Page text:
01 February, 2020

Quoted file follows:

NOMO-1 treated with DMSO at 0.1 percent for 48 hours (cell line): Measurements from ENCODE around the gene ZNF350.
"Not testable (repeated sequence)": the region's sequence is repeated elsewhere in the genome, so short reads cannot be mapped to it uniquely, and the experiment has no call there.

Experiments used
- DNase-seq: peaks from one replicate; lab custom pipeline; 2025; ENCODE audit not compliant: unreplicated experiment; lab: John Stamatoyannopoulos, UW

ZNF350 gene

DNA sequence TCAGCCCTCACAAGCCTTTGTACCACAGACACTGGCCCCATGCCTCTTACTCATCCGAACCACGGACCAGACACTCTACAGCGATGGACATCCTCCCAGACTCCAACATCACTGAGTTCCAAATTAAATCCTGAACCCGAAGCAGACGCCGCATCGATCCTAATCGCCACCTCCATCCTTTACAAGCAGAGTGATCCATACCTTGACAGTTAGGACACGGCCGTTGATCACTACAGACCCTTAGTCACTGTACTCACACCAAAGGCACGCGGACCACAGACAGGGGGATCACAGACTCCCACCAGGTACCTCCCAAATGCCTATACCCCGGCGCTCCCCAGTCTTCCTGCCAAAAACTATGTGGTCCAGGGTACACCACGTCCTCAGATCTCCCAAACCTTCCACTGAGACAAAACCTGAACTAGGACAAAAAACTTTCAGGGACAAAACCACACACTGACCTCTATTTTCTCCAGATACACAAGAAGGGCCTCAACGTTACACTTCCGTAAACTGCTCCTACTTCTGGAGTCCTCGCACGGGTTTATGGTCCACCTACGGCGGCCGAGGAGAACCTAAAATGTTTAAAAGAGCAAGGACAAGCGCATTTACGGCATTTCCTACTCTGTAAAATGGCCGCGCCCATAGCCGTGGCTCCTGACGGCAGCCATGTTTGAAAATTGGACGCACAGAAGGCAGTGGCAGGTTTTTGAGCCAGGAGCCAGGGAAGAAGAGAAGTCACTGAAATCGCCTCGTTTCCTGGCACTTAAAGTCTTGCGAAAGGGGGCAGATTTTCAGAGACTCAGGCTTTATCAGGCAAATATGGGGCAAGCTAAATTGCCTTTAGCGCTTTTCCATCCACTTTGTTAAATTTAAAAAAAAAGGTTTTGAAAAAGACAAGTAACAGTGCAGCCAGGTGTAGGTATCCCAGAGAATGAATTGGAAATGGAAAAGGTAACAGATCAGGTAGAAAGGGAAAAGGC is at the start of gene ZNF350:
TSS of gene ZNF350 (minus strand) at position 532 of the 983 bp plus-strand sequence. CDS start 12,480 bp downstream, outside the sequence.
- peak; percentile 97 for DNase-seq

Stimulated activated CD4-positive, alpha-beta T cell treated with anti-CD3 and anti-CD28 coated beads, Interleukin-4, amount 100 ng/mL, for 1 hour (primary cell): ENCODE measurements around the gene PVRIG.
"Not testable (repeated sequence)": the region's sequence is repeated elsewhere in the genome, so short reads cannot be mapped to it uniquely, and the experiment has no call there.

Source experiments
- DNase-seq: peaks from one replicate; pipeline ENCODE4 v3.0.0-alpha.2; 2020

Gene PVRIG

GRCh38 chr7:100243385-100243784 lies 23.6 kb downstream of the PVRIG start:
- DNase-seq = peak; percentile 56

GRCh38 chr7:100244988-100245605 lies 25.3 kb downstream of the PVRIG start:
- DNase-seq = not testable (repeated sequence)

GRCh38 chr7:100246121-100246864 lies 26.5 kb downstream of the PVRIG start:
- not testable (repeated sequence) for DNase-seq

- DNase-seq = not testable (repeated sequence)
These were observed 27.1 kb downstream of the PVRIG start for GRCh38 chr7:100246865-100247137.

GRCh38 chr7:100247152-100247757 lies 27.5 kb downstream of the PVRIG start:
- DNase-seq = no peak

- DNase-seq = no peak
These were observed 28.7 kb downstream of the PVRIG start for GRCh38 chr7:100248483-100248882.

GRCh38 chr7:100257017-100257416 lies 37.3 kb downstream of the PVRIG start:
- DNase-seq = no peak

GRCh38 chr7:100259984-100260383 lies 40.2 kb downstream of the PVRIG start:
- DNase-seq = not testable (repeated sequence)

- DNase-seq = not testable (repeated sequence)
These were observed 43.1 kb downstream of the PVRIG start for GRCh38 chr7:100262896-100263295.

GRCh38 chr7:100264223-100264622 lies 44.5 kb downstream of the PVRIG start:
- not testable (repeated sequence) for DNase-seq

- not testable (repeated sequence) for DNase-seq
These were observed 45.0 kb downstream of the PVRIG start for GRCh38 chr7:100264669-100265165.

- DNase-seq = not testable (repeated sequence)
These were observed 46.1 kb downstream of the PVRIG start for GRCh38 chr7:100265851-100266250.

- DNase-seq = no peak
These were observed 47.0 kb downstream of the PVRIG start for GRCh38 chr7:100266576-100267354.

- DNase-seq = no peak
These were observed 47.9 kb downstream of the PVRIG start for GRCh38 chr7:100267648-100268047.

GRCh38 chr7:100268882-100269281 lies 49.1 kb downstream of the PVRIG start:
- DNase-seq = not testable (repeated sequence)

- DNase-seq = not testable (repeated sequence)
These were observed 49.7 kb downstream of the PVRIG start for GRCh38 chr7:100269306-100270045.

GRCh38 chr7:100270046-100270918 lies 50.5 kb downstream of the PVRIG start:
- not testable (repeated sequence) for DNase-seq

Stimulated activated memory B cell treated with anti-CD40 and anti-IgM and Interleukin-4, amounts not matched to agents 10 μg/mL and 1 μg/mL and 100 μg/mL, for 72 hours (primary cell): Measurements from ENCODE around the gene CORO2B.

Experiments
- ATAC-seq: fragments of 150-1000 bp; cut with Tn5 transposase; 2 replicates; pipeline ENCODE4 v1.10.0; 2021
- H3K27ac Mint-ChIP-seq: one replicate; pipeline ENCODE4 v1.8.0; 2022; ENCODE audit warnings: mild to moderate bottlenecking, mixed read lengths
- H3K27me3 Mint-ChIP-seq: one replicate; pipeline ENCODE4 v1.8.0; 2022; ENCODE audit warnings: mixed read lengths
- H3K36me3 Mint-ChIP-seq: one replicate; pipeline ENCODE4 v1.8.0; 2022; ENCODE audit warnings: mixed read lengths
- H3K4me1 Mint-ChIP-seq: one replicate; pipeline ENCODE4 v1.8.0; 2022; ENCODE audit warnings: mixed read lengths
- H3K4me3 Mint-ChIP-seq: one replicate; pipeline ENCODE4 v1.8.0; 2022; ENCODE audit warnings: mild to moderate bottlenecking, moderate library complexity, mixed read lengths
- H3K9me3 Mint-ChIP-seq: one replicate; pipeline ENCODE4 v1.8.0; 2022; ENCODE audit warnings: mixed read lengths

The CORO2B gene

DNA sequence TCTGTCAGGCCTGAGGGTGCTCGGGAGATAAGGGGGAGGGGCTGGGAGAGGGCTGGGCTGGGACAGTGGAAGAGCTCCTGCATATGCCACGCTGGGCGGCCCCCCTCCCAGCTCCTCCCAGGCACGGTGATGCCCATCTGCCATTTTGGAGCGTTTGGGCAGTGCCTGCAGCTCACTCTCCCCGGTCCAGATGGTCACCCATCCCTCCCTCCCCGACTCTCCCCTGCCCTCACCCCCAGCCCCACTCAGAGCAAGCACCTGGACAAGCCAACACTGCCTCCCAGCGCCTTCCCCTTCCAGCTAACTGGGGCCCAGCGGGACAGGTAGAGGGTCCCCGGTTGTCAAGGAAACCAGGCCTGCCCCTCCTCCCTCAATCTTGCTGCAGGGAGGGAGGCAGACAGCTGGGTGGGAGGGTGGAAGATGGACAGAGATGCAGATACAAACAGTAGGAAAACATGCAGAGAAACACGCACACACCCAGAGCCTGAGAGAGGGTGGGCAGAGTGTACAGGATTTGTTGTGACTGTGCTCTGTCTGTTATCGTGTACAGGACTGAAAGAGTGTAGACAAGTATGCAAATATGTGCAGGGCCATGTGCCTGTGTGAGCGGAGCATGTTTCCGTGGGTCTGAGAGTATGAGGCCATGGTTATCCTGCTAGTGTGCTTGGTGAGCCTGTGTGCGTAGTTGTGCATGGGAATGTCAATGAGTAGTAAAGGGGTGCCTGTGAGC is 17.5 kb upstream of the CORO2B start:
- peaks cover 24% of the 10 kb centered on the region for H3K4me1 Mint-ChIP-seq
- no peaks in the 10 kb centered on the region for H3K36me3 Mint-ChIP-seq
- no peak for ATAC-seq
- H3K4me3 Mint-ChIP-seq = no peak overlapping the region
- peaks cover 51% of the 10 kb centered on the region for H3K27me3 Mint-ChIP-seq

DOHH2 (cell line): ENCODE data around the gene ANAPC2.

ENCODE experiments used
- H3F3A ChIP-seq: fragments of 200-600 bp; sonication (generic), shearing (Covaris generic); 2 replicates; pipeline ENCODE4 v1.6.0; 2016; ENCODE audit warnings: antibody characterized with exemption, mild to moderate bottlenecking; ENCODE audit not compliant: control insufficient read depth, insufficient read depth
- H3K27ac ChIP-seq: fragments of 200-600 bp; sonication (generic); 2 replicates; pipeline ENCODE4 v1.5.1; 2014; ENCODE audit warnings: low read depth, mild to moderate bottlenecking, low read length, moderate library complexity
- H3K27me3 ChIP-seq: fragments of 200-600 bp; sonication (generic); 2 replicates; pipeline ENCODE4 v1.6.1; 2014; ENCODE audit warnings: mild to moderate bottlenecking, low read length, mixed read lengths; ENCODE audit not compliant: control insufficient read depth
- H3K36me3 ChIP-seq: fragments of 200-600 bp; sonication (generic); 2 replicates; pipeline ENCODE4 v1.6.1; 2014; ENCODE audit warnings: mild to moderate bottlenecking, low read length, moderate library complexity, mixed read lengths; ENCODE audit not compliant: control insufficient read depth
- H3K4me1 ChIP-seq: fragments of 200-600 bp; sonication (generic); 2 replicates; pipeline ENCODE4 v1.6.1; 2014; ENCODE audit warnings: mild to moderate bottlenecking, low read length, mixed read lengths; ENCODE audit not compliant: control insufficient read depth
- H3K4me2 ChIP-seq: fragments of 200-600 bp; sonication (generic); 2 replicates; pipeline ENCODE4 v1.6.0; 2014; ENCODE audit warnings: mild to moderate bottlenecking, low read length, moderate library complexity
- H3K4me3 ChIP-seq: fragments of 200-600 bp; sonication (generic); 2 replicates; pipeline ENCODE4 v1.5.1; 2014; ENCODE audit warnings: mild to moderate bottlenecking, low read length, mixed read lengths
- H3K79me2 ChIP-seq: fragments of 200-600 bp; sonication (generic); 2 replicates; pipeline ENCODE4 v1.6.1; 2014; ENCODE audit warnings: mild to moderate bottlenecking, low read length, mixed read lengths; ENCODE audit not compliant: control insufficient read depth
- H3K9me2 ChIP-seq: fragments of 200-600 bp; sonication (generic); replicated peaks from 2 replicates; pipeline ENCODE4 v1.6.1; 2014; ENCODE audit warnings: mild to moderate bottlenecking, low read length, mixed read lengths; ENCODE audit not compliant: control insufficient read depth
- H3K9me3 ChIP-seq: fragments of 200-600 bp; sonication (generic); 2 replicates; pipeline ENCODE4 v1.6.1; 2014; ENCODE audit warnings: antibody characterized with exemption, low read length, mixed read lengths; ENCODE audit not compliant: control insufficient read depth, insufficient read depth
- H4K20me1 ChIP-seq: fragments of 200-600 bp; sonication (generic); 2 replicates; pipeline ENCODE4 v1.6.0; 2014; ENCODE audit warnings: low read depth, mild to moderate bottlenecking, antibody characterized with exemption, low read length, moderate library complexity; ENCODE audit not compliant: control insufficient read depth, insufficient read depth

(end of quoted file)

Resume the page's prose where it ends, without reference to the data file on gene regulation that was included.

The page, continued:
Brexit took place on Jan. 31, 2020, when the U.K. legally revoked its membership in the 28-nation EU. Voters had supported the move by 52% to 48% more than three years earlier, after a rancorous 10-week campaign that exposed anxieties about globalization and raised questions about the consequences for a united Europe. The vote jolted financial markets, sending the U.K. currency tumbling on the prospect of years of uncertainty about how Brexit will work. Younger citizens and residents of cosmopolitan London voted overwhelmingly to remain in the EU. So did people in Scotland. U.K. Prime Minister David Cameron resigned after the surprise result and was replaced by Theresa May, who triggered the complex and chaotic process of negotiating Britain’s exit from the bloc. The wrangling didn’t end until another prime minister, Boris Johnson, won a general election on the promise to get the job done. After Brexit, the U.K. and the EU entered into an 11-month transition period and set a new deadline of December 2020 to unwind agreements in areas as diverse as fishing quotas, financial services and safety standards.
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